Hybrid persimmon Dar Sofiyivky

A new star from Ukraine is called Dar Sofiyivky (Gift of Sofiivka)… a true masterpiece from a workshop of Vasil Derevyanko. Consider this:

  • it is zone 5 hardy. If you can grow Rosseyanka you can grow Dar Sofiivky without any problems.
  • attractive large fruit up to 150 g.
  • very early. In fact it is one of the earliest hybrids that I know. Suitable for the short season climates.
  • fully parthenocarpic - it doesn’t need any pollinator. I haven’t noticed any fruit drop during all stages of
    fruit development.
  • taste is excellent
  • it is so much fun to harvest since it colours up well on the tree and the fruits hang down like a string
    of lobsters.

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That’s a nice looking persimmon! I’m assuming they’re astringent?

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Any clue where one could find scions in the States?

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I’m guessing not anywhere, yet.

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Can’t blame a guy for trying.

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Oh, I’m right there with you! I spent much of the last 45 minutes trying to figure out if I could reasonably carry out a 2 year quarantine on plant material! My findings are inconclusive thus far.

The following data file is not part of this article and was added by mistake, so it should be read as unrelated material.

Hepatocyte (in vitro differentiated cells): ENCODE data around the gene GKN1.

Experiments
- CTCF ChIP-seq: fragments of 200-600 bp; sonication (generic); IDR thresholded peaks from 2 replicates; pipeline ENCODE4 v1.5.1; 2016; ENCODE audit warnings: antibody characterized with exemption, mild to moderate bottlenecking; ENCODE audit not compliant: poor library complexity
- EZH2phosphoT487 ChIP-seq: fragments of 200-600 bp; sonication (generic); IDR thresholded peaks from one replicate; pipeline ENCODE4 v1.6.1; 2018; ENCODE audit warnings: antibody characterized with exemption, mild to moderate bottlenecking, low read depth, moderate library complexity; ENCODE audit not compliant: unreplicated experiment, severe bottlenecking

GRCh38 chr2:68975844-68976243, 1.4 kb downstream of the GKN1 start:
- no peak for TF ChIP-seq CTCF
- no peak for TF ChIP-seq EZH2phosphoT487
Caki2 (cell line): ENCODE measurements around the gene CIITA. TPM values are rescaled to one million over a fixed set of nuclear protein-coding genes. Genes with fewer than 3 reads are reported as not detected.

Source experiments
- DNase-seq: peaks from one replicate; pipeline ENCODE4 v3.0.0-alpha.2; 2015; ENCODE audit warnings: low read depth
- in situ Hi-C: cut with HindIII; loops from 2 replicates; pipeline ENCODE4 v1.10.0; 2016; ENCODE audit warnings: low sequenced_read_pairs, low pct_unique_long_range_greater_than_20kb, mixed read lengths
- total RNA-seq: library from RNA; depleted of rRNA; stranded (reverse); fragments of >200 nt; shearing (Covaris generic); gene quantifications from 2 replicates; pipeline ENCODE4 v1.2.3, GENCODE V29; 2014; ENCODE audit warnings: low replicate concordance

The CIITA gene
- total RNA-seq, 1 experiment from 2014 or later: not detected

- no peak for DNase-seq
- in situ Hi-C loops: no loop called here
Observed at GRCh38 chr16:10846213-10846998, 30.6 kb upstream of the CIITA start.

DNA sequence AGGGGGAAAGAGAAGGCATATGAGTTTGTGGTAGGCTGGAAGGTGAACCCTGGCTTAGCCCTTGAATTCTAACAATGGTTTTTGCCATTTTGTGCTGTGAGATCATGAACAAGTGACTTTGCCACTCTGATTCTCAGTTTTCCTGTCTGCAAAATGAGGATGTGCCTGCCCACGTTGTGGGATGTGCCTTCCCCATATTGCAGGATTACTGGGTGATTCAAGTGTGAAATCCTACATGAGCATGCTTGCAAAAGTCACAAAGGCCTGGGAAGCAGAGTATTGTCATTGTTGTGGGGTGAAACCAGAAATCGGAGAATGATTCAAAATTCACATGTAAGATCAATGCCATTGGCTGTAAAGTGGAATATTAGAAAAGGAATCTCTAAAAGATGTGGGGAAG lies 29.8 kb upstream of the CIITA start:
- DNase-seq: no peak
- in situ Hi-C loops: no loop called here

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Oh wow very nice we all have another one to put on our scion wants list lol :smiley:

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In the hybrid progeny from free pollination of the ‘Kolhospnytsia’ cultivar with the American persimmon D. virginiana in the genealogy, a new cultivar ‘Dar Sofiyivky’ has been selected. It combines increased winter hardiness with good fruit quality, early fruit production and early ripeness.

Source.

@Harbin Do you know which cultivar ‘Kolhospnytsia’/ Колгоспниця might correspond to in English? I’m curious about parentage. The article also doesn’t seem to say which D. virginiana was pollen donator. It’s free pollination, but they must have an inventory what was on site, so possibilities should be limited.

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Wow, impressive!!! Fruit looks huge and in clumps!

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At home the name of this khaki is “cadeau de Sofia”.
For you this is Sofia’s gift.

For your question on Kolgospnitsa, there is no translation. It is a hybrid from the same breeder that produces 230 grams of fruit.
Various pollinators are possible.
If you have pollinators, you will realize that a pollination which coincides one year does not coincide the other. As a result you put several pollinators, and you do not do controlled pollination. This is what has been done here. He’s the one who created Universal as well.

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@JustPeachy you are right Колгоспниця is a mother parent of Dar Sofiyivky. It means exactly Kolkhoz woman - to understand why such a name…the breeder is from an old school and still remembers past regime (for good or bad). Колгоспниця is a direct offspring from Nikita’s Gift backcrossed with monoecious kaki. Breeder never mentions pollen donors. It is a top quality hybrid with large fruit and good hardiness but it is very late ripening.
The cross for Dar Sofiyivky was made in Nova Kakhovka breeding station - a workplace of a breeder at that time. Seeds thus obtained were not fully developed. They were sent to Sofiyivka Dendrological Park (or arboretum if you like) with a tissue culture facility to secure germination. Plants grown there were sent back to Derevyanko for further evaluation.